faded nights


Summary: Donnie. Sarah. Lysander. Juli. Jeremiah. Matt.

They're the kids who'd rather stare at the stars in the middle of the field at the old vacant lot than go to some vomit-stained, drama-filled high school party. They're the kids who cling on so hard to people because they're afraid to lose them, like they've lost everything in their lives. They're the kids that "screwed up" was made for. They're the kids who stopped wishing on 11:11 a long time ago because they realized that all their dreams will never come true. They're the kids who've been told to give up so many times that they've already considered letting life go.

But they have a lot of things that those cookie-cutter, unoriginal kids don't have. They have each other, a real friendship that they swear never let go. They are each others' sisters, brothers, mothers, fathers. They are family.

But like family, life can tear them apart. And they make not have what it takes to bring them all back together.


donnie

It's raining.

I'm at Lysander's house and it starts raining. I can hear the pitter-patter on the roof and the sound of the thunder in the distance. I bet there's going to be lightning soon; it's going to rain hard I bet.

We're sitting on his couch; the old beat-up but strangely comfortable one, just sitting. I don't know; with Sander I never talk. Sander rarely talks to anybody; he just sits and looks out wistfully with his pale blue eyes. Somewhere.

I've never asked Sander where he goes. If he trips out, gets lost in his mind, it's good with me. If I had Sander's life, I'd do the same thing, you know. Just forget my life and leave the world behind.

I can hear his parents fighting in the other room. I wonder about him and how he survives at home. Sure, my life's not great either, but at least it's just my dad and me, just living on what we have. Sander's parents fight all the time, even if he has a friend over, even on holidays like Christmas which I only know because he comes to my house then. Just climbs in over the fence of our backyard and manages to get himself in somehow, his face blank and his eyes emotionless. He'll just say, "I'm staying here," and that's that. I don't know.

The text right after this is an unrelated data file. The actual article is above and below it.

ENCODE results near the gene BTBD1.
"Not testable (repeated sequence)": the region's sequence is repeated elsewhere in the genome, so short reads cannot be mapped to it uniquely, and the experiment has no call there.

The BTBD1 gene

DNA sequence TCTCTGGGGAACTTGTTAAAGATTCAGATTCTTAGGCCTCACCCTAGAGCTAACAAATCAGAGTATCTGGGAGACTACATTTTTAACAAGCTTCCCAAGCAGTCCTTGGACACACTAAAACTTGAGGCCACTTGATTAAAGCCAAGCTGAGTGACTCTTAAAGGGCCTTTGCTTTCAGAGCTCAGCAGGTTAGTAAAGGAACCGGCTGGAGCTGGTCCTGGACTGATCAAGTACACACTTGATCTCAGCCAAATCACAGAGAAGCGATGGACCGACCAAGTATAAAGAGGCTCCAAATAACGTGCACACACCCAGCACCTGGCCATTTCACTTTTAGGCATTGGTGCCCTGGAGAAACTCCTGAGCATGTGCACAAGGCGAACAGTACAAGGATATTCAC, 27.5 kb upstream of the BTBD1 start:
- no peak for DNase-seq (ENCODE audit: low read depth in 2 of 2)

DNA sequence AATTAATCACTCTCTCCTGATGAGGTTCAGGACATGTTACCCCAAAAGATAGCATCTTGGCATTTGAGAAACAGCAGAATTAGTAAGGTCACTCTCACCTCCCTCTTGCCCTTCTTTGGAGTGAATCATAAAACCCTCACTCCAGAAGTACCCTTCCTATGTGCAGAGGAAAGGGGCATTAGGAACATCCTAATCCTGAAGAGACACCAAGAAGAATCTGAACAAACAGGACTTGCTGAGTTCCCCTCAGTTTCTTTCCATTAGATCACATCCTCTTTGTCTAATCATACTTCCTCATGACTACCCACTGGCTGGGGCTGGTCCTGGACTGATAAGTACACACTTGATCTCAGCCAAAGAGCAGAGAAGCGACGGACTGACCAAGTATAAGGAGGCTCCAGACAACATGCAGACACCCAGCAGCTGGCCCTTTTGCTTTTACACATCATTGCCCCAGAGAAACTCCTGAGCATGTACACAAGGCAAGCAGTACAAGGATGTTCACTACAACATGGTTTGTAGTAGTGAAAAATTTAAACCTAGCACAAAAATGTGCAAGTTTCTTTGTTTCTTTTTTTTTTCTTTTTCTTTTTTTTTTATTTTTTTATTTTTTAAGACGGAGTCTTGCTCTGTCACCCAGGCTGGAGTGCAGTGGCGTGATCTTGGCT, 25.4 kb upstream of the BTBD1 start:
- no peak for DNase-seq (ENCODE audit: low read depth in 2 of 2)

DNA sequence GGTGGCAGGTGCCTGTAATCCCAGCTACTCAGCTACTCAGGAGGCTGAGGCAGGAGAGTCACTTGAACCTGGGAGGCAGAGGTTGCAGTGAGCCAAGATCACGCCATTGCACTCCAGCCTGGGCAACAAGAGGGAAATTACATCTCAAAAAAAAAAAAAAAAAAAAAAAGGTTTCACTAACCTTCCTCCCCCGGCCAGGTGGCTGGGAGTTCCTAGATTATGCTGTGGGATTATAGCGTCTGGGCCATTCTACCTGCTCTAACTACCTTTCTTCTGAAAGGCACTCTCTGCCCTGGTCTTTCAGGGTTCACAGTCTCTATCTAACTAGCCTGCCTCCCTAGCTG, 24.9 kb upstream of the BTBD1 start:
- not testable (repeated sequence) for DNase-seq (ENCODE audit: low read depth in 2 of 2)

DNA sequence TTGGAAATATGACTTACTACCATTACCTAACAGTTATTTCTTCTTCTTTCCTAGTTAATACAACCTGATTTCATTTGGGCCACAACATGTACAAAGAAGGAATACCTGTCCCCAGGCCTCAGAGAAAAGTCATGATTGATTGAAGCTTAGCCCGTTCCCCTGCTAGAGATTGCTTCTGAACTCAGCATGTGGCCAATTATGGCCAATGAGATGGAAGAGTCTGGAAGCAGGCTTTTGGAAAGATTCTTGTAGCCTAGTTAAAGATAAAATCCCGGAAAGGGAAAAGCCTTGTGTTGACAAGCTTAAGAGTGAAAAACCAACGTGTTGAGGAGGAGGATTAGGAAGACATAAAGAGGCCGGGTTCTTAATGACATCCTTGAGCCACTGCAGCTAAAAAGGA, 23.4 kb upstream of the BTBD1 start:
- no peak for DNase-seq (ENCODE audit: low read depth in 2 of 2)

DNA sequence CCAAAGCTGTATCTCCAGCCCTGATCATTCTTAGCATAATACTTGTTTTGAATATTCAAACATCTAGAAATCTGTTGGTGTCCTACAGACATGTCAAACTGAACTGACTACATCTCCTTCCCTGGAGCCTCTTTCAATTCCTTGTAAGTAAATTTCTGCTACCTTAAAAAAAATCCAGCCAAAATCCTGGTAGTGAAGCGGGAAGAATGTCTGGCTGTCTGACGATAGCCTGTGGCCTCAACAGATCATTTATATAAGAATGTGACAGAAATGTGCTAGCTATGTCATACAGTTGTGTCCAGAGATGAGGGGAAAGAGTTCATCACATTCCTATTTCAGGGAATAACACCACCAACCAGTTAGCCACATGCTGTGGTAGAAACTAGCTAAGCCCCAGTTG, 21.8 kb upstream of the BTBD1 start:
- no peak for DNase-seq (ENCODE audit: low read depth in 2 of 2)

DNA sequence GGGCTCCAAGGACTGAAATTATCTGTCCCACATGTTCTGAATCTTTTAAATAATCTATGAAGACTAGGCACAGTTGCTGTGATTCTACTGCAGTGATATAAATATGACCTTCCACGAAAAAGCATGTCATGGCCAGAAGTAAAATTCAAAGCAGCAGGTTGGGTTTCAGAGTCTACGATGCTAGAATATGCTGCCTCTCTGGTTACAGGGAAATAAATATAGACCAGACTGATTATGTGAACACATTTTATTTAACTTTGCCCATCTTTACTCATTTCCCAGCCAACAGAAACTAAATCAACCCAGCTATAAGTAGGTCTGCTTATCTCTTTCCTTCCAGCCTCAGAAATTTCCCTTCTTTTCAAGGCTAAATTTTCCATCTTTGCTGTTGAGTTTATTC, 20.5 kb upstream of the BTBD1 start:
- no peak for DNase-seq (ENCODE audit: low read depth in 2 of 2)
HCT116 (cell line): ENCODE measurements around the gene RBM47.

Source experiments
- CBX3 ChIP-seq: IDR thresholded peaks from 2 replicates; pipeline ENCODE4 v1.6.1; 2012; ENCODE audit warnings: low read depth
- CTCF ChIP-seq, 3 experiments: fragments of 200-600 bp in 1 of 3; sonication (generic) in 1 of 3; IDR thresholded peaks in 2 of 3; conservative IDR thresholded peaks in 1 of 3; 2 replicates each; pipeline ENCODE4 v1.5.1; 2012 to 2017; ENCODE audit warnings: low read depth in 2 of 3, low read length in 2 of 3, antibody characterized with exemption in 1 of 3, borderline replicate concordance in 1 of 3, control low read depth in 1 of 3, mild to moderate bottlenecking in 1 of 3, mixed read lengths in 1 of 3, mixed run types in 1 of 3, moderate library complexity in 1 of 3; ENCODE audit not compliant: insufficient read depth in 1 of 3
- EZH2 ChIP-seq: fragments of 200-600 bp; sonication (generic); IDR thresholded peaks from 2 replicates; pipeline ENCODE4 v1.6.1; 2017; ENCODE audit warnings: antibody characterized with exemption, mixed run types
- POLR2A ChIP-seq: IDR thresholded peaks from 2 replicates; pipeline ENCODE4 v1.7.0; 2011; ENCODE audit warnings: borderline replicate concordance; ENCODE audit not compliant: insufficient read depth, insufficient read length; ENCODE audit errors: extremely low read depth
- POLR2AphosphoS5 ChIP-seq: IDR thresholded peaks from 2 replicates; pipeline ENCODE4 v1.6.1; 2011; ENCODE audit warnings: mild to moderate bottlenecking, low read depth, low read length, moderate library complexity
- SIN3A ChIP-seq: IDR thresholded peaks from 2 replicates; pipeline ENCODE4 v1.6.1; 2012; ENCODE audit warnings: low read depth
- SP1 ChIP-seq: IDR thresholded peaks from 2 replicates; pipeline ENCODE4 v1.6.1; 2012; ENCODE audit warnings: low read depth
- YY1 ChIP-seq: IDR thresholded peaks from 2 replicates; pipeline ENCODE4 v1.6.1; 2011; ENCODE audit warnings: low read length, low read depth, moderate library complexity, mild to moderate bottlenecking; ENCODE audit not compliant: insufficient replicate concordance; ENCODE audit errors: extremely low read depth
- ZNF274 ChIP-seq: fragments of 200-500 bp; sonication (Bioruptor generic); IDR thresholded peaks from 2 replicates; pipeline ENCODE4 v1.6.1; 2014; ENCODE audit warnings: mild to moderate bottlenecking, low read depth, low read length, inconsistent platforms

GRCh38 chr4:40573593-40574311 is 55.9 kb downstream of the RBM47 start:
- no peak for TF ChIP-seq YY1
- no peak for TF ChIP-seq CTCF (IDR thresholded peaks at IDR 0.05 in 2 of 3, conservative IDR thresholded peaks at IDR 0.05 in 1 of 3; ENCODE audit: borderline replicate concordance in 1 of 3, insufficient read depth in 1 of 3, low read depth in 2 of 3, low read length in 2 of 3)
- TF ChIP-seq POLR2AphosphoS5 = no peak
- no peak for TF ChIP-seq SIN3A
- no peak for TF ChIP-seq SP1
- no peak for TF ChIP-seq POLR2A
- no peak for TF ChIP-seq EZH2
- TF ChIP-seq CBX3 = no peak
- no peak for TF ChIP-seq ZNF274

But I remember last Christmas when he got into our house, his breath shaky and his eyes red. My dad didn't even look twice as I let Sander in. My dad just put down another placemat at the table and Sander stayed with us that Christmas, eating our Christmas dinner of stale cocoa puffs.

The fighting is getting louder and I hear something break. Sander doesn't even flinch. This is old news for him.

I reach over and squeeze his hand. I don't say anything. Sander, he always knows what you're thinking even if you don't say anything. That's what's good about him; some times you just don't want to talk at all and he understands everything you say. When I'm around Juli she simply won't shut up and I just don't want to answer her questions but with Lysander I really don't have that problem.

He grabs his jacket and we start tip-toeing out of his house. Like it would matter. His parents wouldn't even hear us, they're so loud. I can hear them screaming at each other and I bet even if they knew I was in their house, they'd still be fighting.

A lot of times I'm glad I never knew my mom. If I had one, I wouldn't want her to be like that. I bet half the time Sander wishes he didn't have parents, you know? I wouldn't want parents if I had his; I think I'd just be okay with having my friends alone.

We get to the front door and he and I grab our skateboards which are lying right outside. We always leave them there at his house.

We stand in the doorway for awhile, just looking at the street. It's really wet outside, the floor is already slick and puddles are forming, but anything is better than in his house that smells like old laundry and dirty dishes because frankly, Sander is too tired of his parents to give a damn.